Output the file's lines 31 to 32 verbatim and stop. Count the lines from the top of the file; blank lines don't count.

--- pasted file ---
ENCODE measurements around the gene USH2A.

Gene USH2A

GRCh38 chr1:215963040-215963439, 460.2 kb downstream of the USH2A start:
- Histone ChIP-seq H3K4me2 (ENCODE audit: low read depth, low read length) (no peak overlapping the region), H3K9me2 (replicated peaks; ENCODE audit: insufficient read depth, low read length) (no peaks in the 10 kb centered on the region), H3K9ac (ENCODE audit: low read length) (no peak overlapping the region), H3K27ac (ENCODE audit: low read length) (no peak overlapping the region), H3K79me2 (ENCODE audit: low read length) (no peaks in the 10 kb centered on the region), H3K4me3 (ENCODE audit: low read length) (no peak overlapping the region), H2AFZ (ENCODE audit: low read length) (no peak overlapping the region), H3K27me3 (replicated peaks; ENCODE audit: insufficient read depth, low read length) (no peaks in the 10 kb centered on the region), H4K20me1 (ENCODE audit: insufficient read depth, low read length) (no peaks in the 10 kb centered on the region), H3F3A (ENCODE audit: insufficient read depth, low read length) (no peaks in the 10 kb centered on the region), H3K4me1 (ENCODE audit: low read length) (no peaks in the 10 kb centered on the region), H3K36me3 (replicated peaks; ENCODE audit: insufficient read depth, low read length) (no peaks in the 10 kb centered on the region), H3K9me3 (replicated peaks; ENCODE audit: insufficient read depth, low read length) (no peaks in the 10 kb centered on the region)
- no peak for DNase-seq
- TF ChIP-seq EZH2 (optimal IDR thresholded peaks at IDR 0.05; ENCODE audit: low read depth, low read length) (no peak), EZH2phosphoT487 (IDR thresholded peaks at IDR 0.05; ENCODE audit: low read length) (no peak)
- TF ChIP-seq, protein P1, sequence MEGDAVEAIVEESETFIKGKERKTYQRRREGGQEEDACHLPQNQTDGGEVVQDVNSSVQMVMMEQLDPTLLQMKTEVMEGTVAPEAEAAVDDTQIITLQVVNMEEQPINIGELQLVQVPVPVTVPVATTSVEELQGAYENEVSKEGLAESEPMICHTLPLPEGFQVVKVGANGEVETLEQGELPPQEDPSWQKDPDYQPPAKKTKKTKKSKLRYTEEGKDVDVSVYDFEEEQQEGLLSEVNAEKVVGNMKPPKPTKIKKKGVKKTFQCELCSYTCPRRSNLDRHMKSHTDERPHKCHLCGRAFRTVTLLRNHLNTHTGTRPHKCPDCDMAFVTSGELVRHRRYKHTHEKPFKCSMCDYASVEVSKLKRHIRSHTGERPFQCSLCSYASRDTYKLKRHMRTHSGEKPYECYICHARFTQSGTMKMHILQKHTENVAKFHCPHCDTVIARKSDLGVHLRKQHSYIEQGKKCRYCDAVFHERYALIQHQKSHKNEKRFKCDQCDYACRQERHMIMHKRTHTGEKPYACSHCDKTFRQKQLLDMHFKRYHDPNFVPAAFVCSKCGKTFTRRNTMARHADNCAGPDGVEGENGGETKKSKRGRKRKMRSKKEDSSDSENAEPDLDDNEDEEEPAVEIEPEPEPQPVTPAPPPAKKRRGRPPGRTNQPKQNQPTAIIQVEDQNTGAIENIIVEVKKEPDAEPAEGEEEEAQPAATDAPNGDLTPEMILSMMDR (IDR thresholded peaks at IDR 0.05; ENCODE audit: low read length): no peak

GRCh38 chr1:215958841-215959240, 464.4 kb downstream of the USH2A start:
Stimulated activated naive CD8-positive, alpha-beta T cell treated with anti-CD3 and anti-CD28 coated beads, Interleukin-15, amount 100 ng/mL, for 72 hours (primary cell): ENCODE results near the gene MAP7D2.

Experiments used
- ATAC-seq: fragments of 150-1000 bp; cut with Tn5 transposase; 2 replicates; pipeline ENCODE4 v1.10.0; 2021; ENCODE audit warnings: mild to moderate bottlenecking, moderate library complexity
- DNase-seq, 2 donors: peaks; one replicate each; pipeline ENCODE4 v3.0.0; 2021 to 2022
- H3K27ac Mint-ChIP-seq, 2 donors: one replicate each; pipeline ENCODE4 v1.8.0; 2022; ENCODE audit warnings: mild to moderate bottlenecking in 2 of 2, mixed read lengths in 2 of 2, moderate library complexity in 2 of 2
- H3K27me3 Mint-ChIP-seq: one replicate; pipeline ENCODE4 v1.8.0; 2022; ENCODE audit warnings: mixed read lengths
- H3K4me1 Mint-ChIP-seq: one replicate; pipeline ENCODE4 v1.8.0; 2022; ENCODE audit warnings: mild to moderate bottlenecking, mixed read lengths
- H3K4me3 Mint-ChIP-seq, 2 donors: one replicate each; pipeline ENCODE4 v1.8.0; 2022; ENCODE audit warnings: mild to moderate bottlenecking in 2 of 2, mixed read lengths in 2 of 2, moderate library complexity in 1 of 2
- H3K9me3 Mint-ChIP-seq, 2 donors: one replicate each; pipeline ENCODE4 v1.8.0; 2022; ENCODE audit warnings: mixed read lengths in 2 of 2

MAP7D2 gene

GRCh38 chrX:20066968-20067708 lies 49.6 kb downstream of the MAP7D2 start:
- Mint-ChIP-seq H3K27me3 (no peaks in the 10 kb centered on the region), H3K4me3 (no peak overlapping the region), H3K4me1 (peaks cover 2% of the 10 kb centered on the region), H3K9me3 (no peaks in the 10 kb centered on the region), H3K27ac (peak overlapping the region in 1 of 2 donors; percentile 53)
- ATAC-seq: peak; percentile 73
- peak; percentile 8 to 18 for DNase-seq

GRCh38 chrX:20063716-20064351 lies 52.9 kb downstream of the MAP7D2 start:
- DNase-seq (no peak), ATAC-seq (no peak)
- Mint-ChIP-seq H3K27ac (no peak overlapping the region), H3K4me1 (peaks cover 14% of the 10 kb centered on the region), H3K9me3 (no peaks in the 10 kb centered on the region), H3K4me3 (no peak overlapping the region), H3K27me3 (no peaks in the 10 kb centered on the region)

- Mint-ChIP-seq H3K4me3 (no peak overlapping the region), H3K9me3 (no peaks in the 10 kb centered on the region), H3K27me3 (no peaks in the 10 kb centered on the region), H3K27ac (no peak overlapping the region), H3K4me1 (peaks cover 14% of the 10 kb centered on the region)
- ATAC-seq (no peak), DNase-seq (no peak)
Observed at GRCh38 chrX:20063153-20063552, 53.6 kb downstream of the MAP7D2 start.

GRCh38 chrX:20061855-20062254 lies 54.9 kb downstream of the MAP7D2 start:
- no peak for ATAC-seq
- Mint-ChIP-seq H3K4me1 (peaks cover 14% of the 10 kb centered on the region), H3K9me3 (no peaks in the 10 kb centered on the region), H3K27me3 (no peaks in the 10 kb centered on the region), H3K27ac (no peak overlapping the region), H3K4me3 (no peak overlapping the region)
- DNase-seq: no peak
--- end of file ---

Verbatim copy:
- Mint-ChIP-seq H3K4me1 (peaks cover 14% of the 10 kb centered on the region), H3K9me3 (no peaks in the 10 kb centered on the region), H3K27me3 (no peaks in the 10 kb centered on the region), H3K27ac (no peak overlapping the region), H3K4me3 (no peak overlapping the region)
- DNase-seq: no peak